FAIRFIELD — Don’t stop trying to change the world, Bishop Frank J. Caggiano told Sacred Heart University Students tonight in the first Bergoglio Lecture in honor of Pope Francis.
But he quickly added that if they can’t take on the big structural issues, the best way to transform the world is through a commitment to love and justice, “one person at a time.”
In a 40-minute talk followed by a question and answer session, the Bishop urged students not to succumb to indifference or the feeling of powerlessness as he reflected on “Pope Francis and the Social Gospel.”
He said that “reaching out to the marginalized is the work closest to the Holy Father,” and at the core of what it means to be follower of Christ.
“There is an essential unity between faith and good works. The time for talk alone is over. The time for action is now,” the Bishop said, conveying the Pope’s sense of urgency about the need to bring the Gospel to a troubled and divided world.
At times the Bishop’s appearance at the university felt like a “sit-n” with almost 300 students jamming the Schine Auditorium in the university library. They quickly filled the seats, sat in the aisles, and even gathered around the bishop on the small stage as he spoke.
“This is the beginning of a conversation that I am asking you to have in your own heart and with others. We have a need to dialogue,” the Bishop said.
He was introduced by Fr. Anthony Ciorra, the university’s Vice President for Mission, who noted that Francis became Pope and Bishop Caggiano was named Bishop of Bridgeport just months apart in 2013.
“The Holy Father has been a source of renewal in the Church, and the Bishop through the Synod has brought new life and energy to the Diocese,” Fr. Ciorra said.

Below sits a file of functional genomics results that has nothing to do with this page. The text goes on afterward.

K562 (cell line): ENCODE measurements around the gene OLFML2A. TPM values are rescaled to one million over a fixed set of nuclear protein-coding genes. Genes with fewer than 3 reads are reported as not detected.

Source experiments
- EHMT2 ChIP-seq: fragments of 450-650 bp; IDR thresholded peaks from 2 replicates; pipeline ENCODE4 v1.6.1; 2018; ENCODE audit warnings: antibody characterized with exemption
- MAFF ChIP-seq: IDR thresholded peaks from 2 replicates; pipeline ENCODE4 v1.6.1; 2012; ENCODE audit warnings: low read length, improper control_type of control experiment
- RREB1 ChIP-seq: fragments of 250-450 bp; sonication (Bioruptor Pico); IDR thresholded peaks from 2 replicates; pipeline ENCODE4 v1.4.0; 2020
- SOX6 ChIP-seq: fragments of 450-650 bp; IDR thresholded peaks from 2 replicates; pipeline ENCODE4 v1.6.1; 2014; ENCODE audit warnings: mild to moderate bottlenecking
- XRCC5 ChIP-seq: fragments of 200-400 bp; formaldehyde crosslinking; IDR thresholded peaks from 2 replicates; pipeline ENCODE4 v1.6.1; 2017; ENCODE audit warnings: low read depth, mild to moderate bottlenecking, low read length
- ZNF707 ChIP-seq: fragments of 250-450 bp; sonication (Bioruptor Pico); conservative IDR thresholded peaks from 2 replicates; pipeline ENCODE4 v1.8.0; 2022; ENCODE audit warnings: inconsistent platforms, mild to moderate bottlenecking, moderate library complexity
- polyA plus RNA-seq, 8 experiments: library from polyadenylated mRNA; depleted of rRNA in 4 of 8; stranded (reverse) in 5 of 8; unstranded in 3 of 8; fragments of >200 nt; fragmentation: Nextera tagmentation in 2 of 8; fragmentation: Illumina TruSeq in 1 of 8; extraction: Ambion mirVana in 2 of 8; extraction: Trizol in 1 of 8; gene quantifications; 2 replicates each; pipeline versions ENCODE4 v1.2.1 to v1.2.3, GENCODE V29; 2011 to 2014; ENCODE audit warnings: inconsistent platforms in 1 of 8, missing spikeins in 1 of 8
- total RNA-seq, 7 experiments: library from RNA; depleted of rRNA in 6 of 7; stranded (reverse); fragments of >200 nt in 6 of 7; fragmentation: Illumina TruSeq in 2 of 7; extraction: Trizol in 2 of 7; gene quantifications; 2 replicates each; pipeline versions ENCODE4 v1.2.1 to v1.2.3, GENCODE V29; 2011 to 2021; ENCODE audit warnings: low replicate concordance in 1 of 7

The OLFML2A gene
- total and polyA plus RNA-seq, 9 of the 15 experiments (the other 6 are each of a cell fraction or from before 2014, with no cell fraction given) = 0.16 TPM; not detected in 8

The Bishop told the students it wasn’t enough to talk about the Holy Father, but to understand “what he is asking us to do” through his concept of Missionary Discipleship.
The Bishop said that in just four years the Pope “has been reformulating every practice of the Church” and has earned the attention of the entire world because of the compassion and mercy he has brought to those who are suffering.
The Holy Father has invited the poor and refugees to eat in his private quarters, has opened public showers for the homeless and has visited the world’s trouble spots where the lives of the poor are threatened, he said.
Mentioning that many young people today define themselves as spiritual but not religious, the Bishop said that they will find God in formal religious worship and in the context of a faith community.
He said that one of his goals for the diocese is to create welcoming and loving parish communities that will attract young people and make them want to join.
In his discussion of Catholic Social Teaching, the Bishop said that it begins with a respect for the dignity of “the seamless garment of life woven in the mother’s womb and that goes to God in the mystery of death.”
Catholic Social Teaching “has always been on the cutting edge of social concerns,” he said, adding that the Pope’s environmental concerns are part of a long-standing Church tradition.
“Catholic social teaching has always held that mankind should not exploit creation. All Francis did was reiterate that principle that goes back to the New Testament, but he gave it new force and moral authority in our own time,” the Bishop said.
He said Pope Francis believes that young people can change the world.
“The Holy Father asks you above all others to take this challenge. You’re generous, you are willing to sacrifice and you are ready to extend a hand to the people that the world often wants us to forget,” he said.
The Bishop urged students to find time to pray every day and to examine their consciences at night.
“Imagine the person who was most poor or vulnerable that you encountered during the day. If you treated them poorly, you have a lot of work to do,” he said.